of his death, at which time I was in command of the army.
But his principal associate, the Hon. Henry T. Blow
, could not forgive me, for what thing especially I do not know, unless for my offense in arresting a ‘loyal’ editor, for which he denounced me in a telegram to the President
That was, no doubt, a very grave offense, but a natural one for a young soldier.
Indeed, old as I am now, and much sad experience as I have had with the press, I would probably do the same thing again.
That ‘loyal’ editor, professing the greatest zeal for the Union
cause and devotion to the National Government
, had published, in a city under martial law, a confidential letter from the President
, the commander-in-chief
of the army, to the commanding general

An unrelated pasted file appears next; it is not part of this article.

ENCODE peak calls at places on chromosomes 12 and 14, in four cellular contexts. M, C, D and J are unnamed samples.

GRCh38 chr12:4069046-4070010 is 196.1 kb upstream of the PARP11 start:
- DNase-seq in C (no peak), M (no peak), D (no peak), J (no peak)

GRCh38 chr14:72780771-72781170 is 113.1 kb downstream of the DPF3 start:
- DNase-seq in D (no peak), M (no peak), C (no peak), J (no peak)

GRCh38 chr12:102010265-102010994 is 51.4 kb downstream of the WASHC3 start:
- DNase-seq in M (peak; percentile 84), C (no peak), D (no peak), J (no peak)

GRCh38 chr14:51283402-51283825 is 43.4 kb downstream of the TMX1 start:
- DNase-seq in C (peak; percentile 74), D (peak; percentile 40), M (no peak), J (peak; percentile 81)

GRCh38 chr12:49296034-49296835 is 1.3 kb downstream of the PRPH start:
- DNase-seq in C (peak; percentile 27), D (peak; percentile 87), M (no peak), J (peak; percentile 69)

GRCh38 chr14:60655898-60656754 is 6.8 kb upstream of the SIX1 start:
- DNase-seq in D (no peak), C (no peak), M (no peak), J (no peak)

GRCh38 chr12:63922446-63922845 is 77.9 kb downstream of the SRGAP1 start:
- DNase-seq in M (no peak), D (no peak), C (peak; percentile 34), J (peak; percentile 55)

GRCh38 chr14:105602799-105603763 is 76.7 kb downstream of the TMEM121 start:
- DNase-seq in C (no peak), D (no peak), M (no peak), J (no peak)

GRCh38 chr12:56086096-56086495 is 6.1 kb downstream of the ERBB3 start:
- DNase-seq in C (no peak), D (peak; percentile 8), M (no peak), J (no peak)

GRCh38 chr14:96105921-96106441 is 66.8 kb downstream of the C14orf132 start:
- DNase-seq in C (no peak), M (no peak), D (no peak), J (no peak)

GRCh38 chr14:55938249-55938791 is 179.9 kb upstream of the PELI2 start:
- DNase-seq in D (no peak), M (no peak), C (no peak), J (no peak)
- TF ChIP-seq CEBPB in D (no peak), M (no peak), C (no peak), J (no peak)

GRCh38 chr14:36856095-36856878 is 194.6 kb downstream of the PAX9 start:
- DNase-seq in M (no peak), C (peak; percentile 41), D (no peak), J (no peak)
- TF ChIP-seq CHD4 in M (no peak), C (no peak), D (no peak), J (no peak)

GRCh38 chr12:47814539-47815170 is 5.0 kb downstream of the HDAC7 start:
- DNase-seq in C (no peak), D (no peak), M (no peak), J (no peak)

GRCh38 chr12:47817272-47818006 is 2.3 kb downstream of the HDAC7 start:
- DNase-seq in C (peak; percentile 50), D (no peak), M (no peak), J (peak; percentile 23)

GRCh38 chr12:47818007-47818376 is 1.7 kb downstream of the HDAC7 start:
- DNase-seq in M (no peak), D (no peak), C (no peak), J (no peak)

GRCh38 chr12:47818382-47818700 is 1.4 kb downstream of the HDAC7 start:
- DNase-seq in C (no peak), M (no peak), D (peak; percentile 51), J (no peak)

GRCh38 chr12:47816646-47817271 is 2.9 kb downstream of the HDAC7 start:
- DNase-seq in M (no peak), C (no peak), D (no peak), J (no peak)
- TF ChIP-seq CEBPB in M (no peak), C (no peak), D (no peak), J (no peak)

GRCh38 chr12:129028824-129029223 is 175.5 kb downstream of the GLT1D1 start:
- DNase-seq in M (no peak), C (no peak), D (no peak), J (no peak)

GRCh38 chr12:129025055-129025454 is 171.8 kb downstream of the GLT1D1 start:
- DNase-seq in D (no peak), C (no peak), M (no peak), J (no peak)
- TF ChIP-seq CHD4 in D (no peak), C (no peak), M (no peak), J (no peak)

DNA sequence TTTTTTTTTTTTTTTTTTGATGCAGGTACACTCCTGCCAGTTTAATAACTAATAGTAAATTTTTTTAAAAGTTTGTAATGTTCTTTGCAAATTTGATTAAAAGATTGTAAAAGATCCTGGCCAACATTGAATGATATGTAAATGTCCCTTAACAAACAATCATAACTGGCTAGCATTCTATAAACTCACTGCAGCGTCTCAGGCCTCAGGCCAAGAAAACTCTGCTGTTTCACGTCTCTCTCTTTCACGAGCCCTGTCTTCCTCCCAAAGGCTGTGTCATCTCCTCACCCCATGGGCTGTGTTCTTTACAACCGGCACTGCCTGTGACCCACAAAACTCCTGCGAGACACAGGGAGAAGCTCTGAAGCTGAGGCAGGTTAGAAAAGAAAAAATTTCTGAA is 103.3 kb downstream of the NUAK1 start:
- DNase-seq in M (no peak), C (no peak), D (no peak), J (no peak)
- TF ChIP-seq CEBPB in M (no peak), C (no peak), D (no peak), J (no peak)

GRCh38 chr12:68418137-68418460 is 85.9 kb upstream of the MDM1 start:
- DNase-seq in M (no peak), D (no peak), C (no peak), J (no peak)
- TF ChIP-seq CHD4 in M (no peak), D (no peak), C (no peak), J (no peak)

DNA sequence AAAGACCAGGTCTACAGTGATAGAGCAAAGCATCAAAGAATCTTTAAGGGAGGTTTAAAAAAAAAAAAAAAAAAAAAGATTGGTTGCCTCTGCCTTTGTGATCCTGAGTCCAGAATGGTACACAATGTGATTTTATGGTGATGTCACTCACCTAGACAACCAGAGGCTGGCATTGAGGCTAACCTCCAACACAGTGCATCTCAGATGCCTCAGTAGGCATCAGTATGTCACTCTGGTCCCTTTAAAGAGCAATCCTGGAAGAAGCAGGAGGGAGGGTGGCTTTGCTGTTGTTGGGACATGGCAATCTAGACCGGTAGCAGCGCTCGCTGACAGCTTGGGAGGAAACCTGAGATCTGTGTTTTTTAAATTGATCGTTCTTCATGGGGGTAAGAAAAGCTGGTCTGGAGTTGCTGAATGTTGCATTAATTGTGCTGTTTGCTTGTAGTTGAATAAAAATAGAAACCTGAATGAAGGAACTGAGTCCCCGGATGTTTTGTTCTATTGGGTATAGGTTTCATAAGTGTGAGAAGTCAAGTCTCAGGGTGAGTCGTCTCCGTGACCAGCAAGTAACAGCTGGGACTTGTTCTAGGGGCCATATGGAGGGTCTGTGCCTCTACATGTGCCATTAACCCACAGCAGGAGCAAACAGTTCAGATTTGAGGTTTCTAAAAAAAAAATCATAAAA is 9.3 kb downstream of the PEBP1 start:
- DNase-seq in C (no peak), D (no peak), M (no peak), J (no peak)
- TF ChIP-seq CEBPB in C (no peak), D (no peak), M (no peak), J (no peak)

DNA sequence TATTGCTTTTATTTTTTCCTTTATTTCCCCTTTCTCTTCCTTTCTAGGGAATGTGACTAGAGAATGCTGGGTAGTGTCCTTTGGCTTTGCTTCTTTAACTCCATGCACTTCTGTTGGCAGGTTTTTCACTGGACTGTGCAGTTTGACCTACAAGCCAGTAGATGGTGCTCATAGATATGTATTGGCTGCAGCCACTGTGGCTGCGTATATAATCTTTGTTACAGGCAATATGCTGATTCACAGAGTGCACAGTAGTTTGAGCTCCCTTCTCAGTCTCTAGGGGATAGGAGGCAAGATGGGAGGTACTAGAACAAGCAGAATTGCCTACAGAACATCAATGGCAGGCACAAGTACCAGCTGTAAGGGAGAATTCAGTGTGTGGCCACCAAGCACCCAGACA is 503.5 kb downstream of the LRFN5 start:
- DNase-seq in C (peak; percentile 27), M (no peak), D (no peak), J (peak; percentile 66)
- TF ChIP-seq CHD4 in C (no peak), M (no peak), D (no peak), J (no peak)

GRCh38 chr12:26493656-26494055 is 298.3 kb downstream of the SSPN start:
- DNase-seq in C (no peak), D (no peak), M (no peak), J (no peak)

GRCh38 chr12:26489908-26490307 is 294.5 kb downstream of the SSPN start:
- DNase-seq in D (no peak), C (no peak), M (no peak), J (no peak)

of that department.
The ever kind and indulgent President
was only too willing to overlook such an offense on the part of one who professed to be a friend of the Union
But a soldier could not overlook such an outrage as that upon his commander-in-chief, and upon the cause he was sworn to defend.
Though his respect for a free press be profound, there are some kinds of freedom which must, in time of war, be crushed, even though the soldier himself may also be crushed.
A soldier who is not ready to meet his fate in that way, as well as in battle, is not fit to command.
In President Grant
's order of March, 1869, assigning the general officers
to commands, the Department of the Missouri again fell to my lot. I relieved Lieutenant-General Sheridan
, who took command of the Division
of the Missouri
, and removed his headquarters from St. Louis
, which then became for the first time the principal military center of all the Western
These arrangements were intended to be as nearly permanent as practicable, so that all might have a period of comparative rest after the eight years of war and strife.
I then reverted, for the first time in those eight